Around £1.8 million will be invested in GP practices to improve care for patients - and help keep people out of under-pressure hospitals.
Brighton and Hove is one of 20 areas in the country to successfully bid for a share of the Prime Minister's £50 million Challenge Fund.
The fund invites teams to come up with ways to make it easier for people to use GP services and get the best support possible seven days a week.
The year-long pilot project for Brighton and Hove will include introducing specially trained care navigators to 18 GP practices in the city.
They will target patients, including the elderly and people living alone, who need health guidance rather than medical help.
They will work with Age UK and the city's Neighbourhood Care scheme to provide support for patients in community setting.
The practices will also be working with local pharmacists to create four new primary care centres.
The aim is to give patients a more responsive and flexible service, with same-day appointments, from 8am to 8pm, seven days a week, at a GP practice, in a pharmacy or at home.
It is hoped that providing the extra services and support will cut down on the number of people having to be admitted to hospital for treatment and ease pressure on the already busy Royal Sussex County Hospital in Brighton.
The Brighton and Hove Integrated Care Service, which brings together GPs, clinicians and other health partners to improve services and patient care across the city, has been supporting the development of the project.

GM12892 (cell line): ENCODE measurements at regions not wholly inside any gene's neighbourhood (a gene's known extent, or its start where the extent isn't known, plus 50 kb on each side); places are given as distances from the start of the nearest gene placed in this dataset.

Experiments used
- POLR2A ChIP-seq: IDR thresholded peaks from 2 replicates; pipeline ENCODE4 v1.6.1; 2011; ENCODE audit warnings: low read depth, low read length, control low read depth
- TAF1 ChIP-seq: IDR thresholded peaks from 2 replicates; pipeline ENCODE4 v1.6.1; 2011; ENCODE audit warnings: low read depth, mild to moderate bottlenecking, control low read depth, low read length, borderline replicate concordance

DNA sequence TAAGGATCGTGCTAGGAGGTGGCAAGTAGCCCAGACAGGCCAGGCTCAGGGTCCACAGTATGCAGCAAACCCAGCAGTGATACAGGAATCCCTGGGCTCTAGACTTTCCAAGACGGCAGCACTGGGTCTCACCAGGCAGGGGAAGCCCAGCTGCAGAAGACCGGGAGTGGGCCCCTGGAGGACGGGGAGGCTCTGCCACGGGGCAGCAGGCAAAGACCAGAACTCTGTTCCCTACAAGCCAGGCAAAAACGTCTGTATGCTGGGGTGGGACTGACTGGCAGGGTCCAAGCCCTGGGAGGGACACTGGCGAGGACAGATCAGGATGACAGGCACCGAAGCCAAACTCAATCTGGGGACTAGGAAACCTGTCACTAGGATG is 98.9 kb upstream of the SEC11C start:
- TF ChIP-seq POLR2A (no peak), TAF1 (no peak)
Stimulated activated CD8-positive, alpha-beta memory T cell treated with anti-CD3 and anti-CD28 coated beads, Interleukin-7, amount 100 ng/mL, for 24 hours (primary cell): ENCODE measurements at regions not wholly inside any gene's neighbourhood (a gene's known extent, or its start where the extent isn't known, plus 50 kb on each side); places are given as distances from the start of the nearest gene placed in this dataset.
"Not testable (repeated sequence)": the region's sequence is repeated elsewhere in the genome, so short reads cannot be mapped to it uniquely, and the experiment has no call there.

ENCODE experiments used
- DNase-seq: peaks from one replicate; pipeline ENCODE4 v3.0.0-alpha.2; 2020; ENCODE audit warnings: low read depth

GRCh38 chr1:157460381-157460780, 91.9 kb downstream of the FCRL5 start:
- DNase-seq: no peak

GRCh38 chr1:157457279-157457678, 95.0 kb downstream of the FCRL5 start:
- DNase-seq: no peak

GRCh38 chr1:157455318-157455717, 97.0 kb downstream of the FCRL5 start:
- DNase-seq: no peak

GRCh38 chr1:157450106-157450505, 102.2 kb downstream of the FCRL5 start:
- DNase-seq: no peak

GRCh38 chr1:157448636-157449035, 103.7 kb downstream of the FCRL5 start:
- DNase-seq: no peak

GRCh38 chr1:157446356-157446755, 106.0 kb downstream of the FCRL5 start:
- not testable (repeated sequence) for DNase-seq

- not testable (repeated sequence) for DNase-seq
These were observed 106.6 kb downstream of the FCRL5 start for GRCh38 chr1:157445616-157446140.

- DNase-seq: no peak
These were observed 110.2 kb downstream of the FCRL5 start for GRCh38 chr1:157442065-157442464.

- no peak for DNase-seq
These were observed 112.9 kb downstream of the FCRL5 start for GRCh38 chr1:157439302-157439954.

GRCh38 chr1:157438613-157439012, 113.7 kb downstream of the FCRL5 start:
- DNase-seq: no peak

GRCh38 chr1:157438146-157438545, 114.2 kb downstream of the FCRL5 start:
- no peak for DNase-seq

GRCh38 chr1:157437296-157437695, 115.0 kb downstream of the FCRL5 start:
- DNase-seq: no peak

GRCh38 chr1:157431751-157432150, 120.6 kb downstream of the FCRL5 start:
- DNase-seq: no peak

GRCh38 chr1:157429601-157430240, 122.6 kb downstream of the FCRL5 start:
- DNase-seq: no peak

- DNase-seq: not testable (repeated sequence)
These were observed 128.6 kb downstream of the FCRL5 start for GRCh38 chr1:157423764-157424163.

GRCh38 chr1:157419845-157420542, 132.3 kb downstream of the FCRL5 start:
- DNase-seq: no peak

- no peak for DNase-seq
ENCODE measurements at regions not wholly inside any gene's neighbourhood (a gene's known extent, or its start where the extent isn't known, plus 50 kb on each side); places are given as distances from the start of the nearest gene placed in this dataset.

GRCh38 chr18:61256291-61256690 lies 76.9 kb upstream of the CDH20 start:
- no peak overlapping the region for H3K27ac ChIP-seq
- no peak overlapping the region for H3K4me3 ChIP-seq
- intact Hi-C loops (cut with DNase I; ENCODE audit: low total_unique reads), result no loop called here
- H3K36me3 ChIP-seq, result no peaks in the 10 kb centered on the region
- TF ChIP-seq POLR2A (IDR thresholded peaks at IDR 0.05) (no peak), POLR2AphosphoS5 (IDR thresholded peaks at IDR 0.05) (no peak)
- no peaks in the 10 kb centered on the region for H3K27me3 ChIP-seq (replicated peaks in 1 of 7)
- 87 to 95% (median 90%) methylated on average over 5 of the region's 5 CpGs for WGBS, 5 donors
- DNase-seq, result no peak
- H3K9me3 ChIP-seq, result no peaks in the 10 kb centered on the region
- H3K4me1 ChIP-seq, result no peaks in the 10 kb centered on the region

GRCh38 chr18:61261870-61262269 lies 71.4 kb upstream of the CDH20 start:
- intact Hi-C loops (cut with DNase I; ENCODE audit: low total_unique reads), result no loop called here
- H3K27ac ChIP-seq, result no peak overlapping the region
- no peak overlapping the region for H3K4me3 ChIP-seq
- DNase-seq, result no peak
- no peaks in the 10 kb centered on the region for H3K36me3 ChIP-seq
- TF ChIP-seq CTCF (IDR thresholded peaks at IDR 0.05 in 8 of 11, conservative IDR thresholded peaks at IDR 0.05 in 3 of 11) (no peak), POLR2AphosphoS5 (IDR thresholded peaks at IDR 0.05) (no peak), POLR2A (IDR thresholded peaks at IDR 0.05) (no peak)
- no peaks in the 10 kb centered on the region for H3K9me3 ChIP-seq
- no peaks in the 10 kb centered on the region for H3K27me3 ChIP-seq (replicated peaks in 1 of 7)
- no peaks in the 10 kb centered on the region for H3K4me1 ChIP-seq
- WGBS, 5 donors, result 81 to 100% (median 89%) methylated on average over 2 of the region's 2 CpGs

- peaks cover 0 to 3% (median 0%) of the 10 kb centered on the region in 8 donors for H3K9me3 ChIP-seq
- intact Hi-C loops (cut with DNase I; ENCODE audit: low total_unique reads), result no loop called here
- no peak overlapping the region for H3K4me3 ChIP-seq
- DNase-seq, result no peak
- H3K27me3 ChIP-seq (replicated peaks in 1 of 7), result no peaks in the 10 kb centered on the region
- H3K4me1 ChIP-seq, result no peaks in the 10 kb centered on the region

Clinical director Jonathan Serjeant, said: “We believe the project will improve access to care and support services, bring better experience and more choice for patients, and will put people in control of their own care and treatment.
“It will reconnect our GP surgeries with their neighbourhood community resources. By working more closely with local pharmacies, we will be able to make much better use of the skills, knowledge and experience of pharmacists.
“Our partnership with the voluntary sector is particularly important as it will allow us to reach out to our most needy patients and look at new ways of supporting people who may live alone or have complex conditions, to be as independent as they can be.”
NHS England deputy medical director, Mike Bewick, said: “This fund is about helping those people who struggle to find a GP appointment to fit in with family and work life and making the most of new technologies.
“We need to create an environment that enables GPs to play a much stronger role, as part of a more integrated system of out-of-hospital care.”